Geographic inequalities in higher education accessibility

Update: Now open for comments. (Novice error!)

As Leaving Certificate students take their seats this morning to start their final examinations, it is timely to consider how where they live (and often where they were born) can impact on a range of higher education decisions and outcomes and why these might matter for their futures. According to previous research, Ireland has reasonably good overall geographic accessibility to higher education institutions (HEIs) in terms of travel distance, though there are large areas from which an individual would have to travel, say, 75kms or more to their nearest HEI. These areas tend to be more rural with relatively low population densities and with a finite number of HEIs some inequality in access is of course inevitable.

But not all HEIs are the same. If we distinguish by type of HEI, then the pattern of geographic inequality is very different. In particular, if we consider distance to nearest university as another measure of accessibility, then geographic accessibility inequalities are much more pronounced, with relatively poor access in much of the south-east, south-west, west, north-west and along the border.

Such inequalities matter for a number of reasons, particularly in terms of the impact of geographic accessibility on whether school leavers progress to higher education and, if they do so, where and what they choose to study. Indeed, this is the focus of an on-going programme of research I am conducting jointly with Darragh Flannery (UL) and Sharon Walsh (NUI Galway). For example, this paper showed that greater travel distances were associated with lower participation rates for school leavers from lower social classes, all else equal. It also highlighted how these distance effects resulted in differential higher education participation rates across social classes and that the effects of distance were most pronounced for lower-ability students from poorer backgrounds.

Importantly, distance also matters for where and what students study, suggesting possible inefficiencies in matching students to courses. For example, a separate piece of work found that geographic accessibility plays an important role in determining outcomes relating to HEI type, degree level and field of study, with students living further from a university much more likely to study at an institute of technology (IT), all else equal. The paper argues that these decisions are important in terms of future labour market outcomes such as employment rates and earnings for school leavers.

The pursuit of equity in access to higher education is claimed to be central to education policy in Ireland. Although much of the focus has been on narrowing the social class differential in participation, spatial factors are now finally being acknowledged as a potential barrier to access.  In a consultation paper on the development of a National Plan for Equity of Access to Higher Education 2015-2019, the Higher Education Authority highlighted the strong geographic dimension to higher education participation.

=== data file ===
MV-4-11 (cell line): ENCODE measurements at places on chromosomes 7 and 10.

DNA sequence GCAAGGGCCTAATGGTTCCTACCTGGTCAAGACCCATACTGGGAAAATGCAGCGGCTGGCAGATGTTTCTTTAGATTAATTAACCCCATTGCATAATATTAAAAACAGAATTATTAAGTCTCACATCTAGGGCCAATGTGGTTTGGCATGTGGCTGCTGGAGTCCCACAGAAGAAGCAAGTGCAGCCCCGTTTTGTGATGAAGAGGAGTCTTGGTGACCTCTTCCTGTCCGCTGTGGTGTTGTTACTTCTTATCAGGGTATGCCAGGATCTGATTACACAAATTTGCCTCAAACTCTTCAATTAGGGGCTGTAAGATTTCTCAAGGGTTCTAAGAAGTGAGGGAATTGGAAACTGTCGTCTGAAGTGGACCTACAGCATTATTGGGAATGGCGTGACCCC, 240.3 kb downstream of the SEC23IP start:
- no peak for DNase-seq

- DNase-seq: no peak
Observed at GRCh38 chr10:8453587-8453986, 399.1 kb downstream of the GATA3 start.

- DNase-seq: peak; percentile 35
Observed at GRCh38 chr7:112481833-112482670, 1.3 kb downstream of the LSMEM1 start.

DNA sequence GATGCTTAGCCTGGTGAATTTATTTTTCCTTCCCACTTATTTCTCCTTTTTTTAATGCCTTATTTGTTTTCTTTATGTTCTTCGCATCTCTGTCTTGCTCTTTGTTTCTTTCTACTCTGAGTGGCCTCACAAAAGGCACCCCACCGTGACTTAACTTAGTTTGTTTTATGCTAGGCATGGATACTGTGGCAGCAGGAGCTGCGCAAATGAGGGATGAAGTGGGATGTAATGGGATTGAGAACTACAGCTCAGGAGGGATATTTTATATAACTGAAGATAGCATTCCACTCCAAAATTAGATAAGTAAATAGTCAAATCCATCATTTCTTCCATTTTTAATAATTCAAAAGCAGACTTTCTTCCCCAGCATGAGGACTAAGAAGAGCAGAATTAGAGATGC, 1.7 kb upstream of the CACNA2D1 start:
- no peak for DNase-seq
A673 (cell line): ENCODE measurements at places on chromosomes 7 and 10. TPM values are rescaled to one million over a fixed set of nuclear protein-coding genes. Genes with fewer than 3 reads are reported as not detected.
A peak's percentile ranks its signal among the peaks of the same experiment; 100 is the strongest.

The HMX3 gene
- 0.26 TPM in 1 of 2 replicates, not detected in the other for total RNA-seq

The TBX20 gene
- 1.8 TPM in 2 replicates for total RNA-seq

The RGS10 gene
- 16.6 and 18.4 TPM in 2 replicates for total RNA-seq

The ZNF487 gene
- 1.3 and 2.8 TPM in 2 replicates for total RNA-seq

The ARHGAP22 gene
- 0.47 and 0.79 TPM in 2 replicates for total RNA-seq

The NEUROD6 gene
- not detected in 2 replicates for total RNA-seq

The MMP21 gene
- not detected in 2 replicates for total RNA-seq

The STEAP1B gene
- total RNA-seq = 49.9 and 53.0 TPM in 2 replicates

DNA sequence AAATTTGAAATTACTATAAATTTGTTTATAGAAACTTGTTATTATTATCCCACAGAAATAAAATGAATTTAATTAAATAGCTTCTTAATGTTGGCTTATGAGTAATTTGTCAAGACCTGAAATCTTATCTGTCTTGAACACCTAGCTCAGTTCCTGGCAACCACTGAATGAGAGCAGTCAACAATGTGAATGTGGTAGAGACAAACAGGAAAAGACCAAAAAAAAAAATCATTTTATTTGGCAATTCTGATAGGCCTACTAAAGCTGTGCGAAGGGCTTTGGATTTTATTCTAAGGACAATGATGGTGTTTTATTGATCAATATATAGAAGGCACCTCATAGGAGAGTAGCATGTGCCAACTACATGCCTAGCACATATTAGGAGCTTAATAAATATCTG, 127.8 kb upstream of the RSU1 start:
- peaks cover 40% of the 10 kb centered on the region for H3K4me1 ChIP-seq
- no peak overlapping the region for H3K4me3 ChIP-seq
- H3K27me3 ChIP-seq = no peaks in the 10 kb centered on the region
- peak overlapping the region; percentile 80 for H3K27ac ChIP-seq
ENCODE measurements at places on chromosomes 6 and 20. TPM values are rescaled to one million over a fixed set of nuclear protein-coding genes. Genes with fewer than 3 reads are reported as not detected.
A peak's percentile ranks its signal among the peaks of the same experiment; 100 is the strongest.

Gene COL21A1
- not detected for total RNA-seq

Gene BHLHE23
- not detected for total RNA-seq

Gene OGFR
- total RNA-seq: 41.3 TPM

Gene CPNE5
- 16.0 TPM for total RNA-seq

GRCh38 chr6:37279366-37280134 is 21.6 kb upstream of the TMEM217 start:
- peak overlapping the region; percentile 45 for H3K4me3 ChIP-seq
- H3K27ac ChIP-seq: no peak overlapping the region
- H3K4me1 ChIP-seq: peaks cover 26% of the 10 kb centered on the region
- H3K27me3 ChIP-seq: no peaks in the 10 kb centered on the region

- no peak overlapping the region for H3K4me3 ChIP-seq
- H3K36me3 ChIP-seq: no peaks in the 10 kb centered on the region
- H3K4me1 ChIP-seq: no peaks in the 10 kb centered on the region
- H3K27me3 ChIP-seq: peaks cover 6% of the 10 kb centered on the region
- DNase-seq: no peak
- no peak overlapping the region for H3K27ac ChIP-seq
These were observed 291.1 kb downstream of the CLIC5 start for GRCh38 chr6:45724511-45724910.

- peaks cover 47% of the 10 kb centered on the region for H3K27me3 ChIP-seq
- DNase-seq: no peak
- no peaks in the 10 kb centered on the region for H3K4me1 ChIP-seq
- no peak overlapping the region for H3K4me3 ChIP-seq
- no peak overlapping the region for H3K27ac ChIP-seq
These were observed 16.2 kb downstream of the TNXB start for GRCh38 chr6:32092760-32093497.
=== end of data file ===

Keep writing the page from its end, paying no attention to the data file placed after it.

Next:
At present, one of the main policy responses to address inequities in access is the ‘student grant scheme’, which includes maintenance grants, fee grants and postgraduate contributions. The maintenance grant scheme is a contribution towards a student’s living costs and eligibility is based on meeting certain criteria based on parental income levels and means, as well as travel distance from a student’s chosen HEI.  Thus, the grant system explicitly acknowledges the potential impact that travel distance can have on higher education related decisions.  The current grant eligibility limit for the so-called adjacent (partial) grant is 45kms or less (up from 24kms in 2012), while the non-adjacent (full) grant applies to those living more than 45kms from the approved institution.  Thus, two otherwise comparable students, one living 50kms from her chosen institution, the other living 250kms away, would receive the same financial aid.

The results from our studies suggest that consideration should be given to establishing a more flexible or stepwise higher education grant system, with progressively higher payments for those living further away. As it currently stands with a single distance cut-off of 45kms, the maintenance grant system does not take into account that significantly longer travel times could have important implications for students in terms of financial costs, but also in terms of their available time to engage in paid employment to perhaps support their studies. Of course, any revised system would need to be carefully designed in order to avoid unnecessary transaction costs, as well as imposing perverse incentives for students to travel further than necessary.